Pennies from Heaven is, without qualification or excuse-making, the worst film I have ever seen in my entire life. The Busby Berkeley-esque dance sequences, though well-executed, make no sense in the context of the plot. Our protagonist, Arthur, is unsympathetic to the point of inciting hatred, and is woefully incapable of provoking sympathy, or even interest, regarding his desperate actions.

The pacing and editing is no less wretched than the plot itself. It's altogether possible to make the argument that director Herbert Ross had never seen an actual movie before, as he clearly had no idea as to what one was supposed to look like. To name only one instance of this incompetence, at one point we are treated to seeing, from a third-party perspective, Arthur watch a blind girl walk down the street towards him. Very. Very. Slowly. Finally, she passes him and he watches her walk away. Very. Very. Slowly. End of scene. (Incidentally, the only other time we will see her is after she has been murdered, for no apparent reason, by the accordion-playing man. I swear to God this is the truth.) By the time the completely (and I do mean completely) illogical ending rolls around, we are too numb to take note, or even do much else, save punching spasmodically at the "Eject" button and sheathing the videotape back in its carapace, until it is inflicted upon another unwitting soul.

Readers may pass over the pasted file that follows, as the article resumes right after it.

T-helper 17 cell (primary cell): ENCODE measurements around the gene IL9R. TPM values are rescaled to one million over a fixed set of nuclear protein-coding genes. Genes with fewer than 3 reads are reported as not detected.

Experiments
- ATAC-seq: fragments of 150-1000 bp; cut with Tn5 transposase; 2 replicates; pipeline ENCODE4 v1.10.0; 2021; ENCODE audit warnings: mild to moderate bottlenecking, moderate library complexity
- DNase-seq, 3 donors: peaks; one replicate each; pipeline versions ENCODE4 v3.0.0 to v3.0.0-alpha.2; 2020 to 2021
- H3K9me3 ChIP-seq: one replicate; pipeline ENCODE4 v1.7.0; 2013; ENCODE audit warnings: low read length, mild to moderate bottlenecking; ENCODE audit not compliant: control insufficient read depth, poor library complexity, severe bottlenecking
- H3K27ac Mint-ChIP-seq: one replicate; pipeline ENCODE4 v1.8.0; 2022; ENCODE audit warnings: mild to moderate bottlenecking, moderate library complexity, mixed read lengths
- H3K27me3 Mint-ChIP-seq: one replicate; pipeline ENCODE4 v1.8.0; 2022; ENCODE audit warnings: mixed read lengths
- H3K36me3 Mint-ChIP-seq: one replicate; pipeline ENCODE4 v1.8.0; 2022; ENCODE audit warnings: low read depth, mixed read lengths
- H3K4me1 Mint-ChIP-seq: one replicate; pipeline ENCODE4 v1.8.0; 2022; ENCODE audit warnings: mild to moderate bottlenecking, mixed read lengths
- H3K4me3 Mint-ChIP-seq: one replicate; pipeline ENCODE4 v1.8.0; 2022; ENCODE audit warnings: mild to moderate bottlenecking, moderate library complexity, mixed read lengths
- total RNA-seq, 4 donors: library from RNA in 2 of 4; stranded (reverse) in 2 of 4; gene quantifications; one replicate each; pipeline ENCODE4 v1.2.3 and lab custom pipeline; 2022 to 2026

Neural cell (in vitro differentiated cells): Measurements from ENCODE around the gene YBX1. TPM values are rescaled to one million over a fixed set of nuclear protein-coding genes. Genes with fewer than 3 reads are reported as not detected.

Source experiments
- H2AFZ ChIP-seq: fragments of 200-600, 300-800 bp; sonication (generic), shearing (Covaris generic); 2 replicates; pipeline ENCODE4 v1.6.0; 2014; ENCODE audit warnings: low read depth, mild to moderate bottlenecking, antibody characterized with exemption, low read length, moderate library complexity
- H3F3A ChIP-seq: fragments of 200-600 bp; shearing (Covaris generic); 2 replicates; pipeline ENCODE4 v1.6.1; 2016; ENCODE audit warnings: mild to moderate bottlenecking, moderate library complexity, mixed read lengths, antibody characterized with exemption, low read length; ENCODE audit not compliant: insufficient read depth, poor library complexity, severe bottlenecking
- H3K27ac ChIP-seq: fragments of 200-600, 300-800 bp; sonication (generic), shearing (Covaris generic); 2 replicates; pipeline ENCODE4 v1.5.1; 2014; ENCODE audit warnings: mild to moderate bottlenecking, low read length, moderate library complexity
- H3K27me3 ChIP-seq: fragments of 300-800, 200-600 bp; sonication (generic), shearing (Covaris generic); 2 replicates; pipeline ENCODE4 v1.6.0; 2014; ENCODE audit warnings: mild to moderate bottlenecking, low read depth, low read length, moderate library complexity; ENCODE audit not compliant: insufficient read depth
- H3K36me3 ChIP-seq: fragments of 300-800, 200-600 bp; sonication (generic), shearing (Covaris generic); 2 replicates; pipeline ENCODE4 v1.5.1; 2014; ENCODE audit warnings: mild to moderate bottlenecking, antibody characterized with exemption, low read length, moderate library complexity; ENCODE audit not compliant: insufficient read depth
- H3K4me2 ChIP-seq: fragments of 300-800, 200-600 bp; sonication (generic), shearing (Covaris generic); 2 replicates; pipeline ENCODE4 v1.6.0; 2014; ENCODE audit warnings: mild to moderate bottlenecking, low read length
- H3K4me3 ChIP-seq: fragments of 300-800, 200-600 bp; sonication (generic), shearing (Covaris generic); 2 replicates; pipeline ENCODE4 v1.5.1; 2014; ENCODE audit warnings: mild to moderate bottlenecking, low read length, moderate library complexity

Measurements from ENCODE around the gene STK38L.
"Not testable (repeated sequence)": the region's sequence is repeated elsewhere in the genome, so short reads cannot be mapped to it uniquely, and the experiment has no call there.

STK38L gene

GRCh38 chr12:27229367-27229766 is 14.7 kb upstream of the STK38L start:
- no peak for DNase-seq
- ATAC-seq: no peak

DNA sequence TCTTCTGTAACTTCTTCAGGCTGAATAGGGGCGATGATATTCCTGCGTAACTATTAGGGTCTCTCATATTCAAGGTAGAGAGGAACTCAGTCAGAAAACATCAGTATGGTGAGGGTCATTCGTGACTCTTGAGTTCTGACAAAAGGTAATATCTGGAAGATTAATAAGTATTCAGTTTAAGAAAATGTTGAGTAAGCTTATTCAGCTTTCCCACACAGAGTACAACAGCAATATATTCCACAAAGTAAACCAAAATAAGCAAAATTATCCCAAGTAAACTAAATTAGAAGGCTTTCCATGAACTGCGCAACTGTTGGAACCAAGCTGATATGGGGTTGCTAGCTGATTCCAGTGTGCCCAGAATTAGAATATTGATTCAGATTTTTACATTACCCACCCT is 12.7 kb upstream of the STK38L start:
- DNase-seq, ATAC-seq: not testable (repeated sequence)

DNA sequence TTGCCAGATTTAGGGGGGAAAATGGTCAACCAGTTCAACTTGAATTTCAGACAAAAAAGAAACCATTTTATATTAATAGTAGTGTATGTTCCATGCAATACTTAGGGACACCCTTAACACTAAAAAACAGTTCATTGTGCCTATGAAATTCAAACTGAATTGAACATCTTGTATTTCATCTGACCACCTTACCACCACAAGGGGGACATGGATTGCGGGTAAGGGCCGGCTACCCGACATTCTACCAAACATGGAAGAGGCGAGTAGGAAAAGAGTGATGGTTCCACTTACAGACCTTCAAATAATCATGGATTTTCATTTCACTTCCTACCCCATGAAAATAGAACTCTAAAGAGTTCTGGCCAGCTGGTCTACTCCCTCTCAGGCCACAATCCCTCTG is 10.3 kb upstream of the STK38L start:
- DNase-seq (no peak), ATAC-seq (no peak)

What else can I possibly say about this excercise in futility and pain? Except for a brief dance sequence by Christopher Walken (which, you guessed it, happens for no apparent reason), this film has no redeeming qualities whatever. Many people, I have found in my search for more information on this stinker, claim that it is "fascinating" or a "unique, amazing film," but these people are all insane. Stay away.